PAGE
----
I would like to make a superhero film. It takes years to do the superhero thing. You know, this guy suddenly has superpowers and he’s all of a sudden fighting the world. What’s nice in “Chronicle” is that when they do discover their powers, and they fly, they fly for a long time. When you have Spiderman flying, there are like two seconds of a shot, and it costs hundreds of millions for this one shot in 3D.
So Leos Carax is making a superhero movie?
Maybe. I don’t know if that will happen. I would like to make it un-American, but that doesn’t mean it has to be French, either.
You’ve said before that you don’t consider yourself a filmmaker. Has “Holy Motors” changed that?
No. I really don’t. It’s hard to call myself a filmmaker.
12 of Leos Carax’s 13 films
Boy Meets Girl (1984)
‘The revelation of the 1984 Cannes festival was this first feature by 23-year-old Leos Carax. In its fervor, film sense, cutting humor, and strong autobiographical slant, it suggests the first films of the French New Wave (there’s something in the arrogant iconoclasm that specifically recalls Godard), yet this isn’t a derivative film. Carax demonstrates a very personal, subtly disorienting sense of space in his captivating black-and-white images, and the sound track has been constructed with an equally dense expressivity. The hero is a surly young outsider who has just been abandoned by his girlfriend; as he moves through a nocturnal Paris, his adolescent disillusionment is amplified into a cosmic cry of pain. The subject invites charges of narcissism and immaturity, but Carax’ formal control and distance keep the confessional element in a state of constant critical tension. ‘ — Dave Kehr, Chicago Reader
Mauvais Sang (Bad Blood) (1986)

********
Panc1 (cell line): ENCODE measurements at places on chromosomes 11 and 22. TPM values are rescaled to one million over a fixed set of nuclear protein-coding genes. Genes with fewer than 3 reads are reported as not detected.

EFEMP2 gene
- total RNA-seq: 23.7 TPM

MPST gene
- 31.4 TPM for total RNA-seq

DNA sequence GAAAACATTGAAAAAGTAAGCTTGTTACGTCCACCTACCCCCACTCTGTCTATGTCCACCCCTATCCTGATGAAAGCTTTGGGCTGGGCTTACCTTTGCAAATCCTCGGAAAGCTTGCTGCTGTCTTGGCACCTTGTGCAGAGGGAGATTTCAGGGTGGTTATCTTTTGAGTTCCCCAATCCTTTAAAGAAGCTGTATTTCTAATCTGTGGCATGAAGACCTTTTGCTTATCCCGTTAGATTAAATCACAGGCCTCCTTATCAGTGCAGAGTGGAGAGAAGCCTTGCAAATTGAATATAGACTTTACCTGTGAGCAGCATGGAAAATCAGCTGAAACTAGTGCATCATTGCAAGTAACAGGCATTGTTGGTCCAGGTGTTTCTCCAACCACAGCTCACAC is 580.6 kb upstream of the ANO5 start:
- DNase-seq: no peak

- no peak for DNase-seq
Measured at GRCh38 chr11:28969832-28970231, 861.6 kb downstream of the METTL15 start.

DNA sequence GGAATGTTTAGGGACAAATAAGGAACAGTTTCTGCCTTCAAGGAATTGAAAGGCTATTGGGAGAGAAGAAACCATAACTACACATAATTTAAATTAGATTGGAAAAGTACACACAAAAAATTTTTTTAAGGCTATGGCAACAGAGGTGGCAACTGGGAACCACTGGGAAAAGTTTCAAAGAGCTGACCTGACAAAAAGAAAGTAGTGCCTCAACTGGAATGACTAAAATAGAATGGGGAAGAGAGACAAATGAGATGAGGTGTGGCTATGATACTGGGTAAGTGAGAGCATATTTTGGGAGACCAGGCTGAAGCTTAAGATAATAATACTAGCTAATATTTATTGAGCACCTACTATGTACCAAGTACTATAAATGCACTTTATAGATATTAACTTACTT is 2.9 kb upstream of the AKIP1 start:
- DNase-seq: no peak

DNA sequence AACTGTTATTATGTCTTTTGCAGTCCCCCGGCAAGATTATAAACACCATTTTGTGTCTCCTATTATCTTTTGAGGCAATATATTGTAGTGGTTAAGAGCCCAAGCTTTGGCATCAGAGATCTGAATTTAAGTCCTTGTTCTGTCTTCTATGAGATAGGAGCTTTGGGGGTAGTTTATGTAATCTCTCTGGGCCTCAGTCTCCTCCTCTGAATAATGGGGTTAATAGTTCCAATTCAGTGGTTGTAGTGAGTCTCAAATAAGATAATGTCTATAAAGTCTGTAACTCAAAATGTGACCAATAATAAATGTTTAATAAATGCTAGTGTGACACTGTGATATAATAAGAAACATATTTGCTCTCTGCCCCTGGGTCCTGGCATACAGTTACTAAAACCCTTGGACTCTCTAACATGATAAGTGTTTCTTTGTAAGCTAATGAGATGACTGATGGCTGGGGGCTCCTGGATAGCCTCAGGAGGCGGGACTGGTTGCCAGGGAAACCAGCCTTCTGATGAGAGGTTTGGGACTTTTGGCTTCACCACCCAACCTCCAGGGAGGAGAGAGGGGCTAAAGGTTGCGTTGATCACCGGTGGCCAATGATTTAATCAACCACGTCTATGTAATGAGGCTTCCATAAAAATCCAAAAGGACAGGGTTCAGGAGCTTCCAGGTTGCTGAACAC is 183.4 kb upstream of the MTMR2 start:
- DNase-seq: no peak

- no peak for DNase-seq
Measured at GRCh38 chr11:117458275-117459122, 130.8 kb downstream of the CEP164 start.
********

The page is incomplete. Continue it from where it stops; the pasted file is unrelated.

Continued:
‘The second film in his so-called Alex trilogy, Leos Carax’s Mauvais Sang might be the most ecstatic entry in the French auteur’s sparse oeuvre. A movie brimming with giddy excess and hopeless romanticism, Mauvais Sang makes no apologies for privileging sentiment over sense. The improbable sci-fi plot is perfunctory pulp; it’s nothing more than an excuse to string together exhilarating bursts of movie-drunk moments. As in the other installments of the trilogy, Carax casts the remarkable Denis Lavant as his lead and alter ego, Alex (Carax’s given name). Young and impulsive, Alex is the quintessential Carax protagonist: a brooding and romantic obsessive searching restlessly for pure — and hence, fleeting — love. Paralleling this obsession is Carax’s own passion for cinema. If his whimsy and earnestness are redolent of silent film, his exploration of the expressive possibilities of the medium recalls the early French New Wave. The movie’s elliptical cutting, stylized mise-en-scיne, and sound-stage look cohere into a lyrical, pop-infused view of the world. Perhaps no scene encapsulates the movie’s spirit best than a rousing musical interlude. Carax’s tracking camera follows Alex as he staggers, limps, and finally breaks into a sprint on a deserted city street to David Bowie’s “Modern Love.” Anticipating a similar musical epiphany in his next film, The Lovers on the Bridge, the scene also captures the liberating audacity of Carax’s cockeyed romanticism.’ — Elbert Ventura, AMG
Les Amants du Pont-Neuf (1991)